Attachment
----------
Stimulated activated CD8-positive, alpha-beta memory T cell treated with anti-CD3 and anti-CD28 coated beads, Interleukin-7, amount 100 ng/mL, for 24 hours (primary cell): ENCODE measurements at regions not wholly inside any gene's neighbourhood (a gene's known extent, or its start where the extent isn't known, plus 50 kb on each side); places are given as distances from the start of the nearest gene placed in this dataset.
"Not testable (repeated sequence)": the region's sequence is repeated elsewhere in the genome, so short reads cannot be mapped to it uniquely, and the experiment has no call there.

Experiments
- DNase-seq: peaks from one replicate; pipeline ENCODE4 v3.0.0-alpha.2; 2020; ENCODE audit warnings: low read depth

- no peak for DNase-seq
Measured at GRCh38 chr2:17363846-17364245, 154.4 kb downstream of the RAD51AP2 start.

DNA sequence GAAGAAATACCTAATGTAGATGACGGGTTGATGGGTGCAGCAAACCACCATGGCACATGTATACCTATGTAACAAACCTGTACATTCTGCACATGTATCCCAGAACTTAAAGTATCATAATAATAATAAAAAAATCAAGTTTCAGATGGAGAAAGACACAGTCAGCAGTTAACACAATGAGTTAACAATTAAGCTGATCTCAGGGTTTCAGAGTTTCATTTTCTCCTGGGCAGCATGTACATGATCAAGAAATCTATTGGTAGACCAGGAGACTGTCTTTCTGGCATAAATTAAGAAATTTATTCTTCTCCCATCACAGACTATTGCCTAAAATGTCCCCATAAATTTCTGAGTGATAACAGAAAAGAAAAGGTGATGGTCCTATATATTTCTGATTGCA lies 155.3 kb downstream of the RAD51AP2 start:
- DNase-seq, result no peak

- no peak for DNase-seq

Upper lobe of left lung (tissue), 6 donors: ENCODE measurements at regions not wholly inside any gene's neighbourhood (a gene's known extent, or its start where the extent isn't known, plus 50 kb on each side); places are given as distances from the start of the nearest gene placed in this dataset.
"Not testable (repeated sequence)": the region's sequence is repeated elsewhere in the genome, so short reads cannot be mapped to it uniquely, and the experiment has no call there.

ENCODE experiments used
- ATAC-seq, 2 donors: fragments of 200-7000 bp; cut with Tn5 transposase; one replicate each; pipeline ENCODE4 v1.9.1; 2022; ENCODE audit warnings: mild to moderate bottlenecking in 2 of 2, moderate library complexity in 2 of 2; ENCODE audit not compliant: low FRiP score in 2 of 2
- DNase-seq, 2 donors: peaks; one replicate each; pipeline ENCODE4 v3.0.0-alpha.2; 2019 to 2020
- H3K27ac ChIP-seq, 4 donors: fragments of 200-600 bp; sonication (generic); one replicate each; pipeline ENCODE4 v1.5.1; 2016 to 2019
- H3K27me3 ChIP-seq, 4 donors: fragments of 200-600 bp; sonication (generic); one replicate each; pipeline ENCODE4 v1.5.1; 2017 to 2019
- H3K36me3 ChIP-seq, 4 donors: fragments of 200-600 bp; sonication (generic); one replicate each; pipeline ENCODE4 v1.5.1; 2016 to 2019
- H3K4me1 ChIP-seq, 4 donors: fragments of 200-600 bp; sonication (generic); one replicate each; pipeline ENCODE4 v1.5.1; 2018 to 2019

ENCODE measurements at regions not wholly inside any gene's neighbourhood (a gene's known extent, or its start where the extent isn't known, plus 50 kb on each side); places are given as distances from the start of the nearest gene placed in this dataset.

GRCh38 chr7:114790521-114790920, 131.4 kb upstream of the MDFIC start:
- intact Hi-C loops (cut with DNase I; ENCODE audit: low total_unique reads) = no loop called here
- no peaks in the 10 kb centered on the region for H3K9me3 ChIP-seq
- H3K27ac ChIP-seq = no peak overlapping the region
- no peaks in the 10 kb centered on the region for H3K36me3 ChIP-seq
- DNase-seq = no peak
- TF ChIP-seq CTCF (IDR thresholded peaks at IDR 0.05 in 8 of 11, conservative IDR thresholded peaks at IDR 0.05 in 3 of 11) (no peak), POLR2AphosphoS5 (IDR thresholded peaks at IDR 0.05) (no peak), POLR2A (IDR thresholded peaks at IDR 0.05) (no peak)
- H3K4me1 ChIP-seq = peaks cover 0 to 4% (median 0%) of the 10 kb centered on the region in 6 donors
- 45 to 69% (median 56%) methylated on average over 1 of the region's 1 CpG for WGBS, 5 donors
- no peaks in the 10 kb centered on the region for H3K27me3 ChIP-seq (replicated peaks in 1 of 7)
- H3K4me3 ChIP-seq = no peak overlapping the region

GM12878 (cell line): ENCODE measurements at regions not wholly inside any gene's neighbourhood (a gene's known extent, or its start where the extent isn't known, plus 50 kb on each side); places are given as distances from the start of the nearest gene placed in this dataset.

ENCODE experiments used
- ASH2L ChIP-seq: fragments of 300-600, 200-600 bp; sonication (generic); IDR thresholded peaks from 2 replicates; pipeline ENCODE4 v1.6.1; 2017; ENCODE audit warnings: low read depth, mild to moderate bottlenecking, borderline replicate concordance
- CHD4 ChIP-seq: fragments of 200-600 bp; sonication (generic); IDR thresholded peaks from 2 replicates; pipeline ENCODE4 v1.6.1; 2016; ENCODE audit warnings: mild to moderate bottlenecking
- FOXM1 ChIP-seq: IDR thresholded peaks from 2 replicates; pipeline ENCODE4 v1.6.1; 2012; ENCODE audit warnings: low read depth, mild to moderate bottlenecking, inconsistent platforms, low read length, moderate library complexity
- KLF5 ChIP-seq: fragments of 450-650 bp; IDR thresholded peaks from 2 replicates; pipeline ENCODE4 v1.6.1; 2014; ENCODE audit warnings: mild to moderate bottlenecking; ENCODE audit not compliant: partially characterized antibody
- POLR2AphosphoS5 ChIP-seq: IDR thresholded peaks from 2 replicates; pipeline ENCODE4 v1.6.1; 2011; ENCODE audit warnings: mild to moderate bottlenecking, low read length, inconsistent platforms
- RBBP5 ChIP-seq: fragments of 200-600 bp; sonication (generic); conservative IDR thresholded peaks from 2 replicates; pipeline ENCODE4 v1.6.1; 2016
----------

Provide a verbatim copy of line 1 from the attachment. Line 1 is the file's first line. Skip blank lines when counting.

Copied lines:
Stimulated activated CD8-positive, alpha-beta memory T cell treated with anti-CD3 and anti-CD28 coated beads, Interleukin-7, amount 100 ng/mL, for 24 hours (primary cell): ENCODE measurements at regions not wholly inside any gene's neighbourhood (a gene's known extent, or its start where the extent isn't known, plus 50 kb on each side); places are given as distances from the start of the nearest gene placed in this dataset.